Rubus aboriginum

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Rubus aboriginum
Scientific classification edit
Kingdom: Plantae
Clade: Angiosperms
Clade: Eudicots
Clade: Rosids
Order: Rosales
Family: Rosaceae
Genus: Rubus
Species:
R. aboriginum
Binomial name
Rubus aboriginum
Rydb. 1913
Synonyms[1][2]
  • Rubus almus L.H.Bailey
  • Rubus austrinus L.H.Bailey
  • Rubus bollianus L.H.Bailey
  • Rubus clair-brownii' L.H.Bailey
  • Rubus decor L.H. Bailey
  • Rubus flagellaris var. almus L.H.Bailey
  • Rubus foliaceus L.H. Bailey
  • Rubus ignarus L.H. Bailey
  • Rubus ricei L.H. Bailey

Rubus aboriginum is a North American species of dewberry, known as the garden dewberry[1] and aboriginal dewberry. Like other dewberries, it is a species of flowering plant in the rose family, related to the blackberry. It is native to the United States and Mexico, primarily in the southern Great Plains with additional populations scattered in the eastern United States and in Nuevo León.[3]

Habitat[edit]

Rubus aboriginum typically inhabits areas of rocky soil and partial shade, such as open woodlands and abandoned fields.[4]

Description[edit]

Rubus aboriginum is a bushy, viny bramble, up to 6 feet (1.8 m) in height and breadth, but often smaller. Branches appear 'hairy' when young, and become smooth as they mature, with infrequent, short, hooked thorns.[4] Leaves are ovate, with serrated edges; flowers are white, have five petals, and are about 1 inch (25 mm) in diameter.[4] Fruits resemble other dewberries or small blackberries.[5]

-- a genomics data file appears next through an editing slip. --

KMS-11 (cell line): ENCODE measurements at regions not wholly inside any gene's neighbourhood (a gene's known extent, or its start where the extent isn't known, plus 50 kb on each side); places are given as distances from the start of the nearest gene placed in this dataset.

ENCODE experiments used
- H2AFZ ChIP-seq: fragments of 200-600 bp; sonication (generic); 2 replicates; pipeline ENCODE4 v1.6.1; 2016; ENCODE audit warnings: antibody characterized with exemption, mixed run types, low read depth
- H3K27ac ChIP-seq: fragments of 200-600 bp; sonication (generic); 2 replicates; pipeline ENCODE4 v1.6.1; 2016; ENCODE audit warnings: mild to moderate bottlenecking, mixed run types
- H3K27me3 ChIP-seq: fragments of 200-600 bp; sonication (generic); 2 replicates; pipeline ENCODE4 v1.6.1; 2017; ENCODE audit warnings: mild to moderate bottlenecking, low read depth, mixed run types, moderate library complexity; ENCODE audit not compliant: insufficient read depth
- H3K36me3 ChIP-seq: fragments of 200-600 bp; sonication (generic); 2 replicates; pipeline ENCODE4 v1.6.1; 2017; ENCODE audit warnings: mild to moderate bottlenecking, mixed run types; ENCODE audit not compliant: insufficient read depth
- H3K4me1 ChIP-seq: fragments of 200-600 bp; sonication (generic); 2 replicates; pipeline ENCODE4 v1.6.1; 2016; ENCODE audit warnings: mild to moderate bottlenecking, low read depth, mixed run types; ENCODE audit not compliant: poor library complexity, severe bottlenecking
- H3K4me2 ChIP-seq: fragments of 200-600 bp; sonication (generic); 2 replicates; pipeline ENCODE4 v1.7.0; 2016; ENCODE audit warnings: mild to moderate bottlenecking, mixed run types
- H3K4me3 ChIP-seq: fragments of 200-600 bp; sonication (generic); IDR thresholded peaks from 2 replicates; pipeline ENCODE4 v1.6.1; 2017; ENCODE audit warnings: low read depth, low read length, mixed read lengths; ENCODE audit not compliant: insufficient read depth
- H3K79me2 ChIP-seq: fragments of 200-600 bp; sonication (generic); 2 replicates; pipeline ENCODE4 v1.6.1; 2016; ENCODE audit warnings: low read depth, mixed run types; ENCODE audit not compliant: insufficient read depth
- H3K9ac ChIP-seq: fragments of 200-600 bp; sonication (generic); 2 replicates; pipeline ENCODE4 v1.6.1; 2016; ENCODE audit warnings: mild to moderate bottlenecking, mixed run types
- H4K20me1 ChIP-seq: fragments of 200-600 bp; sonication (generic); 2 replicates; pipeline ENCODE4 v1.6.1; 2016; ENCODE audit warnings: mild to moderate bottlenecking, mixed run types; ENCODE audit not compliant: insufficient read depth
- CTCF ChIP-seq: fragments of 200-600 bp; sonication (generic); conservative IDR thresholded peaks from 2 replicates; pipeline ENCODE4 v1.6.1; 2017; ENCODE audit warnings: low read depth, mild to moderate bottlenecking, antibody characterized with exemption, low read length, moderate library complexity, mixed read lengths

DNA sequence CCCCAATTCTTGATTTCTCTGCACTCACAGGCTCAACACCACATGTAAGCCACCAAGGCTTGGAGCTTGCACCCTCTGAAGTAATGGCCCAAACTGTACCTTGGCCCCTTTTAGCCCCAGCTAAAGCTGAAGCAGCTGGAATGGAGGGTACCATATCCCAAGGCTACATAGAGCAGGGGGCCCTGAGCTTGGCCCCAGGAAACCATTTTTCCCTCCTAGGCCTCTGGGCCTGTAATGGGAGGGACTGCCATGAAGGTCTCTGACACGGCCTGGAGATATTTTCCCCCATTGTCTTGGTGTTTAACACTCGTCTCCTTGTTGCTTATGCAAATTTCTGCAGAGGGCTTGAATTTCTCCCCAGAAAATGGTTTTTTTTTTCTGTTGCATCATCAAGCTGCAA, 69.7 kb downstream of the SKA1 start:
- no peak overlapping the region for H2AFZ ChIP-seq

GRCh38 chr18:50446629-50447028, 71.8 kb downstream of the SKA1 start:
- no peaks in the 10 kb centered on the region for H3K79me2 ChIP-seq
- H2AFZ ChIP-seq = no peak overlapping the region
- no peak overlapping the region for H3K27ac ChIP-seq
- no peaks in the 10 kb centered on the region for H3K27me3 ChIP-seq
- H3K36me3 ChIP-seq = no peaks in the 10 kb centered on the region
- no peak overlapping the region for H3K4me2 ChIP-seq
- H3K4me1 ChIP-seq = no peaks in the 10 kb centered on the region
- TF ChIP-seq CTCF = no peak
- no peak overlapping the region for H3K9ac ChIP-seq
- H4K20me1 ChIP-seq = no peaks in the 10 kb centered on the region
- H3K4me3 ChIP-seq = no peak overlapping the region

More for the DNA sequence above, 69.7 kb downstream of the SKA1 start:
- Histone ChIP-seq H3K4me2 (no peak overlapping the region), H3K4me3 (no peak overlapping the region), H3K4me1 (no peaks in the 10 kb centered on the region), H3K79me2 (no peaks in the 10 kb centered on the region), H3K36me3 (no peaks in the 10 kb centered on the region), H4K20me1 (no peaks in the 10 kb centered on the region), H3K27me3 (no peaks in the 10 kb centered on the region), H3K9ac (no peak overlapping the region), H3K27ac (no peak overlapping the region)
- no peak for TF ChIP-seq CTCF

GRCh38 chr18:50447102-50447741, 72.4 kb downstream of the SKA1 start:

Rubus aboriginum is very closely related to the northern dewberry, Rubus flagellaris,[4] and is sometimes treated as a subspecies.[5]

References[edit]

  1. ^ a b "Rubus aboriginum". Natural Resources Conservation Service PLANTS Database. USDA. Retrieved 23 October 2015.
  2. ^ "Rubus aboriginum". Germplasm Resources Information Network (GRIN). Agricultural Research Service (ARS), United States Department of Agriculture (USDA). Retrieved 9 August 2013.
  3. ^ "Rubus aboriginum". County-level distribution map from the North American Plant Atlas (NAPA). Biota of North America Program (BONAP). 2014.
  4. ^ a b c d "Rubus aboriginum". University of Oklahoma Biological Survey. University of Oklahoma. Retrieved 9 August 2013.
  5. ^ a b Rydberg, Per Axel. 1913. North American Flora 22(5): 473

External links[edit]